For months and months, people I know in the gaming scene pestered me to get into Hearthstone. They talked about the depth of strategies, and of the numerous cards to collect, both points that they knew full well appealed to me. For months and months, though, I resisted. My main concern was the same as most other “free-to-play” games - I doubted that I would be able to progress very far in the game without pumping money into it, and that wasn’t something I wanted to do. Still, though, I watched their streams, secretly wanting to be a part of the community.
About a year ago, I was clued in to the fact that a new expansion for the game was being released. I watched preview videos for it, and found myself more interested in the game than ever. What’s more, they were running a special release offer to get 50 packs of cards for the new expansion for $50. This was still a steep price, but it seemed... probably reasonable? My desire to save money clashed fiercely with my desire to be part of another group, to be part of the experience, and the latter won.
The expansion released, and I eagerly opened my packs. The thrill was one that card game players are very much attuned to - even in the virtual world, the sensation of ripping open a pack of cards, followed by the reveal of the individual cards within, provides a thrill that’s hard to find elsewhere. It was like a miniature birthday that I got to experience 50 times! It was also addicting. Fortunately, being a new player, I had a ton of things to do in the game. Most of them earned me in-game gold, which I was able to use to purchase more packs and so further feed my thrill.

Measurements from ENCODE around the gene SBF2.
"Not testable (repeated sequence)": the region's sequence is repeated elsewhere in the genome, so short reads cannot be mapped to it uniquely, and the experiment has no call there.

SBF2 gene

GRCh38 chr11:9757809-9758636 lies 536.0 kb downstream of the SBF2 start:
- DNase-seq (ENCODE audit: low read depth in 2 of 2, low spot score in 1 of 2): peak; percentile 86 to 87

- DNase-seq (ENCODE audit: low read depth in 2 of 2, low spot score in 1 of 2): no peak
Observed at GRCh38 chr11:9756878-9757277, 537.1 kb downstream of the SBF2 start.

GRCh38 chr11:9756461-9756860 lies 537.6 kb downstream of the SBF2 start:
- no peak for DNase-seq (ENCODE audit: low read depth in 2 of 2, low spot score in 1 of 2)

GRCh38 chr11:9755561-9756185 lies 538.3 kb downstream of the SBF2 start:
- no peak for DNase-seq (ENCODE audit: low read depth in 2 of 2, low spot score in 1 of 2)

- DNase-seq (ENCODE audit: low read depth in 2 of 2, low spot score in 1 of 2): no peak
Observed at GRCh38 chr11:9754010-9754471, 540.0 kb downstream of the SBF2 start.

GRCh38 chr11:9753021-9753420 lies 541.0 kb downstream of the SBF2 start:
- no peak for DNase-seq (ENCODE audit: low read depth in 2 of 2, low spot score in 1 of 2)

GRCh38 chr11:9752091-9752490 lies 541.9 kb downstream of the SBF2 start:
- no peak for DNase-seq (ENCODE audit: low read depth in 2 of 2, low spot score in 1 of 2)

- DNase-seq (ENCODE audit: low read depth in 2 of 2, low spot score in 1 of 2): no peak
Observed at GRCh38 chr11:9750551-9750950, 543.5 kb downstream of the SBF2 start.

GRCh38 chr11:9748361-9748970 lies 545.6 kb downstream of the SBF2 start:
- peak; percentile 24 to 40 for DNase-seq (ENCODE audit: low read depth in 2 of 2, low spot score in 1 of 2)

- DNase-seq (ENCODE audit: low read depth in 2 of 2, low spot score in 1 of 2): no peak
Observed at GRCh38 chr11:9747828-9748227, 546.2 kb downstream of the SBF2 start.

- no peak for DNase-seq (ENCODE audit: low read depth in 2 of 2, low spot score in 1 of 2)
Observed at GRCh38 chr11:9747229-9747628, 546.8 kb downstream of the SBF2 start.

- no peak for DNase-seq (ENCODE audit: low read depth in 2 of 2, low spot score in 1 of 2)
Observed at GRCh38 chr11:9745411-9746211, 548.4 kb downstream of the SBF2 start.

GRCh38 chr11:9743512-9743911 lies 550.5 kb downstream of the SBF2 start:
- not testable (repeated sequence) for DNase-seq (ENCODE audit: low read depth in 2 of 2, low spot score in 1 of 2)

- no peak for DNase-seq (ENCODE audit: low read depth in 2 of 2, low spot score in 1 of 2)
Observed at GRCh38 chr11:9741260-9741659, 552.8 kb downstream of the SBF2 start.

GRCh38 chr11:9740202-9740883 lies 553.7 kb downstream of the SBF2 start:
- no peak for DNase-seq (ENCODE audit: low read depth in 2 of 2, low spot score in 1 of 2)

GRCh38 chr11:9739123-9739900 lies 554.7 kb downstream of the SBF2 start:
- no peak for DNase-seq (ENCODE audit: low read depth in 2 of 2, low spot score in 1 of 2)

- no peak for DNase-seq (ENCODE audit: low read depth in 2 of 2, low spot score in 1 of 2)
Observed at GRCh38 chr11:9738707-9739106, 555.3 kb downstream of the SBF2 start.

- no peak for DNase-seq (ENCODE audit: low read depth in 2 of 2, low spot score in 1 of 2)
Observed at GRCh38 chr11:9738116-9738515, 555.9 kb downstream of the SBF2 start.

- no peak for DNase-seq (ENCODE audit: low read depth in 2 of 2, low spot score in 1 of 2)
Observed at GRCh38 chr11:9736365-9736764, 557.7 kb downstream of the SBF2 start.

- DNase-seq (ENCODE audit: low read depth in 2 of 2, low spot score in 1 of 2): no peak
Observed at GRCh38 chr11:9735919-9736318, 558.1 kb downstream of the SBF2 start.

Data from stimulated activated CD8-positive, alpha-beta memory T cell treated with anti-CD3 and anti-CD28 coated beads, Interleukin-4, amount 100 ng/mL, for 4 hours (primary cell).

In the weeks after the expansion’s release, I worked on forming decks of cards and playing. I was pretty bad for a while - the nuances of creating a deck were unfamiliar to me, as I hadn’t played a collectible card game seriously since the earliest days of the Pokemon TCG, and so it took quite a bit of time for some of the basic concepts and tactics to make sense to me. Eventually, though, I got hold of what I should be doing, and I started putting together decks that I found enjoyable. For quite a long time, I played with the cards I had available. I won some, and I lost some, and I bought packs when I could. It was a pretty simple process.
One thing that I benefited from was the inclusion of the single-player adventures. These were specific challenges that unlocked new cards, and I quickly found that some of the most commonly played cards in decks were locked behind these adventures. They could be unlocked either by buying them outright with money, or piece by piece with the in-game gold. All of a sudden, my impulses of buying packs with gold ceased to exist, and I started saving everything I could to purchase the adventures. It took months, but I finally unlocked all of them and received all of the cards that they offered. Their inclusion helped my decks out quite a bit, and I started to win more games than I lost.